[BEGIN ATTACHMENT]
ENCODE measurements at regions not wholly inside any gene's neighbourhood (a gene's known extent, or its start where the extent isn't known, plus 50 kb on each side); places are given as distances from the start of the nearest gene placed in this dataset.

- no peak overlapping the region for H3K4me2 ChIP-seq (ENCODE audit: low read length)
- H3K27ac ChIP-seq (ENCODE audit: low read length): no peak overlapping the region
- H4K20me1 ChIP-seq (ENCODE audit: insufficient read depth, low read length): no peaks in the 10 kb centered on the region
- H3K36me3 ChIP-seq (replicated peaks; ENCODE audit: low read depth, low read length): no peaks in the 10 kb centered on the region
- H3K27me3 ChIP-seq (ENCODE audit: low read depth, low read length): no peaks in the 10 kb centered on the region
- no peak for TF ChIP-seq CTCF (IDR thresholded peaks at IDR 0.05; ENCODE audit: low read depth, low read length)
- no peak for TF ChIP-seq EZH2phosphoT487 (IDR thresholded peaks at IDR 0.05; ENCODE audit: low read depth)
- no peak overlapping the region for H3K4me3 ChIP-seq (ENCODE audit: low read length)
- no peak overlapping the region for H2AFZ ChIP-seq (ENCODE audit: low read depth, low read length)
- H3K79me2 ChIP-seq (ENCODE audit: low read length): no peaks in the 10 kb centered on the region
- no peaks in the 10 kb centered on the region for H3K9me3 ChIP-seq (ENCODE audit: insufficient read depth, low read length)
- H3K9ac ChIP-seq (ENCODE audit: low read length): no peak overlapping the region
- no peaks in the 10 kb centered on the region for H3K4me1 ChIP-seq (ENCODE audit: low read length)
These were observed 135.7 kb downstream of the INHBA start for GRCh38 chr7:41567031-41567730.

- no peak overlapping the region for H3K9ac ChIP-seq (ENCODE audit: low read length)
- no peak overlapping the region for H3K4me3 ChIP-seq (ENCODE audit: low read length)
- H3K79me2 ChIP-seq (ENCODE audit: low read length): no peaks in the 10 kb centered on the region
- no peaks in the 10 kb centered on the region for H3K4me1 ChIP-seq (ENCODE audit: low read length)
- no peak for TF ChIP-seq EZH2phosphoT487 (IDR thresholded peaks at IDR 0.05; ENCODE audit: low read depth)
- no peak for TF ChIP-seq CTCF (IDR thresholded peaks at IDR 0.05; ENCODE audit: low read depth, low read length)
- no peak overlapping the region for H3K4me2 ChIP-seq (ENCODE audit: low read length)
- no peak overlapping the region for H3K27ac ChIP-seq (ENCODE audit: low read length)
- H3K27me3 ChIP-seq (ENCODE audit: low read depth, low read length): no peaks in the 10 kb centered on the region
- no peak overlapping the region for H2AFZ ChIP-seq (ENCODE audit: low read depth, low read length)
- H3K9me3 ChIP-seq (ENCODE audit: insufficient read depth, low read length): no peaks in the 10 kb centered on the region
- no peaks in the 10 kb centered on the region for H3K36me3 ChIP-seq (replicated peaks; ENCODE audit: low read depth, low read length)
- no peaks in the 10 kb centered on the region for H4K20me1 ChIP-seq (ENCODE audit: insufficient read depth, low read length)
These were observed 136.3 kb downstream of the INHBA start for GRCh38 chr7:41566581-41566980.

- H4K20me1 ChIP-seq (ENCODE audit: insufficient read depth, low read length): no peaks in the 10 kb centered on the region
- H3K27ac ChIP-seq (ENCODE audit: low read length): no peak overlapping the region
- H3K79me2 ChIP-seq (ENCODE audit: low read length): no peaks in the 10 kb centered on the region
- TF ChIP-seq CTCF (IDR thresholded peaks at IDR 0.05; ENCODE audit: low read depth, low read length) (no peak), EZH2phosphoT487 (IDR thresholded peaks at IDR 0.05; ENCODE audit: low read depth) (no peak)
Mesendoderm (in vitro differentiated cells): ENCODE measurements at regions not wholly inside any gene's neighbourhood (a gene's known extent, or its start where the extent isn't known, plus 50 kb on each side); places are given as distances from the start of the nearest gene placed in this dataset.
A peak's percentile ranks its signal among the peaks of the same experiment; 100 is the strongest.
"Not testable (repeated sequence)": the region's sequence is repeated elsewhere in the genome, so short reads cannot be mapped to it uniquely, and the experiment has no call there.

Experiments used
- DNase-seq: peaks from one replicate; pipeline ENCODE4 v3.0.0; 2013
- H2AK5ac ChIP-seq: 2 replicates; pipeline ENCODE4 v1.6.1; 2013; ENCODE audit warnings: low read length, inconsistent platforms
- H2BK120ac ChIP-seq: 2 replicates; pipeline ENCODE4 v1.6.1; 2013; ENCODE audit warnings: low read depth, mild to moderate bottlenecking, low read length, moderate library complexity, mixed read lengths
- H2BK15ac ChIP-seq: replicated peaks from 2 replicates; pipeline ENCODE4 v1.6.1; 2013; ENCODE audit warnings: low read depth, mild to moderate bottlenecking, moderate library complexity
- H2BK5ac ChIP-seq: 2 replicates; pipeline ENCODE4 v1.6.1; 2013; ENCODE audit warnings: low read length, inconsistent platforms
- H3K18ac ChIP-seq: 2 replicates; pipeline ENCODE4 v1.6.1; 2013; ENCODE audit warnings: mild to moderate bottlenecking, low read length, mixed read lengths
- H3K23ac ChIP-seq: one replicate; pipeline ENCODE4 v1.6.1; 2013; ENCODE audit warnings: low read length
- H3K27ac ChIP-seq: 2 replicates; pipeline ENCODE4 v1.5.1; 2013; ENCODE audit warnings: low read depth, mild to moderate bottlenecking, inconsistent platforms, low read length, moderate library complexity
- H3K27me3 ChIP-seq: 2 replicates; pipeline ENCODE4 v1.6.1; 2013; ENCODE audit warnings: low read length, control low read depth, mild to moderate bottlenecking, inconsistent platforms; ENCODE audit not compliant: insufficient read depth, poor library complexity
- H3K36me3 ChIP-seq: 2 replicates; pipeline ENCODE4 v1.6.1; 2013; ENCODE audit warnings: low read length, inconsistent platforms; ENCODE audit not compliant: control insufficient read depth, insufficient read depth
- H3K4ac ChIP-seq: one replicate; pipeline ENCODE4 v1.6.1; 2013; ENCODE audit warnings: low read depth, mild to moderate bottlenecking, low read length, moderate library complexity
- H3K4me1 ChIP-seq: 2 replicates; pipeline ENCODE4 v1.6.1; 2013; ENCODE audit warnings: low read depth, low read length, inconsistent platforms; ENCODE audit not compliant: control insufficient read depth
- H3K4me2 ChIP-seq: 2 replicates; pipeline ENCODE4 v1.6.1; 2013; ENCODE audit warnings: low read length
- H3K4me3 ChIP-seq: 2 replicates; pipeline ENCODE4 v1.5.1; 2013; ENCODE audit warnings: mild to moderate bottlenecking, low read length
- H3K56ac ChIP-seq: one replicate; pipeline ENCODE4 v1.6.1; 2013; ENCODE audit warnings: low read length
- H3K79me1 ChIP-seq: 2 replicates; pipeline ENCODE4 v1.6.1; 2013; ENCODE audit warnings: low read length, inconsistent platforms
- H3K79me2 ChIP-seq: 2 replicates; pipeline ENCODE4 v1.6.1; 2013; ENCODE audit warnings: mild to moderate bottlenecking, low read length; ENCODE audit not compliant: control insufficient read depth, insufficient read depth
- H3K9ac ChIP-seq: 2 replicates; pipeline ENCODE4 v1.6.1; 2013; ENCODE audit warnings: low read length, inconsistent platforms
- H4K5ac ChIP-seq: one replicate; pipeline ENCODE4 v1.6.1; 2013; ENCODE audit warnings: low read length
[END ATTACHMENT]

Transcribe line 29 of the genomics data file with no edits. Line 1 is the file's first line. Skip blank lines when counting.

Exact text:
These were observed 136.3 kb downstream of the INHBA start for GRCh38 chr7:41566581-41566980.